Younger adults responsible for most of COVID-19 spread: Study

Americans between 20 and 49 were responsible for more than 70% of the spread.

February 3, 2021, 7:33 PM

A new study reaffirms that although severe coronavirus illness and death impact the elderly the most, younger adults are the cause of the spread.

Americans between 20 and 49 years old were responsible for more than 70% of the spread of COVID-19 last year, according to the study from the Imperial College London's Department of Mathematics.

The report, which was published in Science on Tuesday, noted that deaths during the late summer and fall were mostly among people over 50 years old and not the younger population

"This addresses this underlying false narrative ... that if you guard the most vulnerable, you can let the virus run rampant," said Dr. John Brownstein, an epidemiologist at Boston Children's Hospital and ABC News contributor. "If you let it run rampant in the younger age groups it will still affect the elderly and vulnerable groups."

PHOTO: People eat at Little Saigon in Orlando, Fla., Sept. 27, 2020.
People eat at Little Saigon in Orlando, Fla., Sept. 27, 2020.
Universal Images Group via Getty Images

As the country begins to continue to come back from the second surge in cases and increases vaccination, the paper's authors called for young adults to heed health warnings to curb the spread.

The researchers used mathematical equations, mobility data and other information to determine the correlation between age groups and coronavirus spread.

The report concluded that one of the biggest factors behind the spread was general movement of young and middle-aged adults among themselves.

PHOTO: Kindergarten students wearing face shields and masks attend class at the Resurrection Catholic School amid coronavirus pandemic as the school reopens its doors for the first time in Boyle Heights, East Los Angeles, Calif., Feb. 1, 2021.
Kindergarten students wearing face shields and masks attend class at the Resurrection Catholic School amid coronavirus pandemic as the school reopens its doors for the first time and celebrates frontline workers in Boyle Heights, East Los Angeles, Calif., Feb. 1, 2021.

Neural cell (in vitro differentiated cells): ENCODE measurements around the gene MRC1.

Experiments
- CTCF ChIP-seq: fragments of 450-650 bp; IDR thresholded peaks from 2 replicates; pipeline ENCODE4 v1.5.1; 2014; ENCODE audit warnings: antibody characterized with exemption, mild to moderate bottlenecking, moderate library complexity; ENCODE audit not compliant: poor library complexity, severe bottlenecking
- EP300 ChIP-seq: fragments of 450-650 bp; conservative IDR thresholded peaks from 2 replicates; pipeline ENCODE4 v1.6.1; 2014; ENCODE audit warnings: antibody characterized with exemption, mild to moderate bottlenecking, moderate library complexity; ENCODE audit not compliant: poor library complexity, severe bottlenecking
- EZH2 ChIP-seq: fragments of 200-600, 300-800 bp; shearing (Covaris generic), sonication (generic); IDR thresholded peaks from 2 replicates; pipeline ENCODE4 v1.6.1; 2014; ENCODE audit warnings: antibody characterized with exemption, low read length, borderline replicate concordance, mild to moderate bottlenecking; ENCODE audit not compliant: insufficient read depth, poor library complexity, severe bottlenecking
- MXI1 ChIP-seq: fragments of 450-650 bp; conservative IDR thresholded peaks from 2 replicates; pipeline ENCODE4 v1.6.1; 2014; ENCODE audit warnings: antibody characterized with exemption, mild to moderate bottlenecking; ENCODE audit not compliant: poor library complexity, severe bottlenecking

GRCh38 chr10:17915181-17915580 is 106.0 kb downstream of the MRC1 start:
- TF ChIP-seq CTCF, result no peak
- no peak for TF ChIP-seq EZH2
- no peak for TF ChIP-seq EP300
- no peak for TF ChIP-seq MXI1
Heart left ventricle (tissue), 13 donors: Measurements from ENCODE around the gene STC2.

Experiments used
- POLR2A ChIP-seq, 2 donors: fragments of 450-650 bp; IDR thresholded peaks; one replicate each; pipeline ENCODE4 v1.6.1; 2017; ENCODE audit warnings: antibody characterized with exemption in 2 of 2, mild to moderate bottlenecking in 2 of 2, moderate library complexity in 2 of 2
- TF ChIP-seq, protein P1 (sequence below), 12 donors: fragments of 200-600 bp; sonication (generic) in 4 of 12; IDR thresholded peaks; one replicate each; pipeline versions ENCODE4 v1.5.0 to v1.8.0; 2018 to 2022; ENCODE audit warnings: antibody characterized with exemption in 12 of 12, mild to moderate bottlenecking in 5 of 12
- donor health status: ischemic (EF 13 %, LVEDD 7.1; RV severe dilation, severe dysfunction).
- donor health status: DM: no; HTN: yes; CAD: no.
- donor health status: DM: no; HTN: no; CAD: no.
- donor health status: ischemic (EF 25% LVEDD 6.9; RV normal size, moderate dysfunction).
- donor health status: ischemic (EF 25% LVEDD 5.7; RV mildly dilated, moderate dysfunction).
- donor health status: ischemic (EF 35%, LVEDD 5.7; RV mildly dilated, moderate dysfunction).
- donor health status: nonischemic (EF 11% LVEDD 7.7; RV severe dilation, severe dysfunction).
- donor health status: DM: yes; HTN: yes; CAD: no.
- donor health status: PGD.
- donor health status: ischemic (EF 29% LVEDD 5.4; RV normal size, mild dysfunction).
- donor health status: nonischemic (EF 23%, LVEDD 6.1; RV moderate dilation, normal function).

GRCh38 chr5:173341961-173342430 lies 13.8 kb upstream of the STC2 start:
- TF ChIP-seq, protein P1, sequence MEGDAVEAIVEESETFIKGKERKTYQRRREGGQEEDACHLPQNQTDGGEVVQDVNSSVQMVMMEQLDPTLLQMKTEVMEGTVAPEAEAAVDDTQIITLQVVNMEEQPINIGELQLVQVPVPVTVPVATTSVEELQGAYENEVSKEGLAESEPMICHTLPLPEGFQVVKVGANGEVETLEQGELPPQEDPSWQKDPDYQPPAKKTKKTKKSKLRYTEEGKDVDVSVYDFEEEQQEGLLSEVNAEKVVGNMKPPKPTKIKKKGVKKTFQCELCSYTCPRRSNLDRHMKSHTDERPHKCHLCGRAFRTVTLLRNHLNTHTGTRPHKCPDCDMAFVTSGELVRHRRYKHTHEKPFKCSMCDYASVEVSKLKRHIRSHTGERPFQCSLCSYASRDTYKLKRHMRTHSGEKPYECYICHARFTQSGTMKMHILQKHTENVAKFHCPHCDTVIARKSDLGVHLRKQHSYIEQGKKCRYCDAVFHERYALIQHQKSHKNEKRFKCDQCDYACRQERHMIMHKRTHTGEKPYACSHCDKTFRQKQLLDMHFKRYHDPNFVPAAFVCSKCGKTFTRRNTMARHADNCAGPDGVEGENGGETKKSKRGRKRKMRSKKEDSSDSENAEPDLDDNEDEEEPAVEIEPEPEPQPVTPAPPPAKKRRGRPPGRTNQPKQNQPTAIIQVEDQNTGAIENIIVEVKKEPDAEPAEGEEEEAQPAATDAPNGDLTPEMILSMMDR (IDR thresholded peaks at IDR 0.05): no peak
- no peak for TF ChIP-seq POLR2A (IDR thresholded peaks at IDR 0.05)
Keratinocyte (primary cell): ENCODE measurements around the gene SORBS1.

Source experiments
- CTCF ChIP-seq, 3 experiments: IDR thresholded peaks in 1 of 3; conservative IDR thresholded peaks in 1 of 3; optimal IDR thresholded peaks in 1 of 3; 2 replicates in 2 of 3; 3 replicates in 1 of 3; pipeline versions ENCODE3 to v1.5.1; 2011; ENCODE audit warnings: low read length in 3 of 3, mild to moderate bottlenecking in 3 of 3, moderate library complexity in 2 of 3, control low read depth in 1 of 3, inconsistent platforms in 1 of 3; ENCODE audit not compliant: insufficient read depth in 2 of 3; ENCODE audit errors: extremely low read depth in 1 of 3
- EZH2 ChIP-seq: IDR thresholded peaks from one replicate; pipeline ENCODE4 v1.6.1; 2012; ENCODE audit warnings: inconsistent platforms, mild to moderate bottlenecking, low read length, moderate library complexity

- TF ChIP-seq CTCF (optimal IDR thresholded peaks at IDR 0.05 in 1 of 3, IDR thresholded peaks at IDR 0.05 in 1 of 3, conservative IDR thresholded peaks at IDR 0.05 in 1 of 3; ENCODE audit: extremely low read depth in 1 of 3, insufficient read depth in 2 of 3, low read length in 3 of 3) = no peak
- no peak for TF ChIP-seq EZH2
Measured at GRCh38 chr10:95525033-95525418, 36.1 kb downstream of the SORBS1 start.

Etienne Laurent/EPA via Shutterstock

"Certain age groups, like young adults, were letting their guard down," said Brownstein, who was not involved in the study. "[The report] puts more responsibility on those in the younger age groups who were trying to live a normal life and had a bit of a COVID fatigue."

The paper's authors also found that after schools reopened in the fall, children and teens between the ages of 0 and 19 years old contributed to 15% of the COVID-19 cases. Children did not have as much mingling with other groups, according to the report.

"This adds to the growing body of knowledge that allowing school-age kids back to classrooms with good protocols in place won't be the main driver of transmission in the community," Brownstein said.

PHOTO: Pharmacist John Forbes gives the Moderna GOVID-19 vaccine to Meghan Bohlander, a physician's assistant, at the Medicap Pharmacy in Urbandale, Iowa, Jan. 5, 2021.
Pharmacist John Forbes gives the Moderna GOVID-19 vaccine to Meghan Bohlander, a physician's assistant, at the Medicap Pharmacy in Urbandale, Iowa, Jan. 5, 2021.
Jack Kurtz/ZUMA Wire via Newscom

The report said that "additional interventions among adults aged 20-49" would prevent COVID-19 spread.

"I think that we know we need to get the vaccine out to the most vulnerable, but strategies that allow us to blend different age groups and more access is also good," Brownstein said. "If we have excess supply ... it is OK to extend it to others."

ABC News' Eric Strauss contributed to this report.

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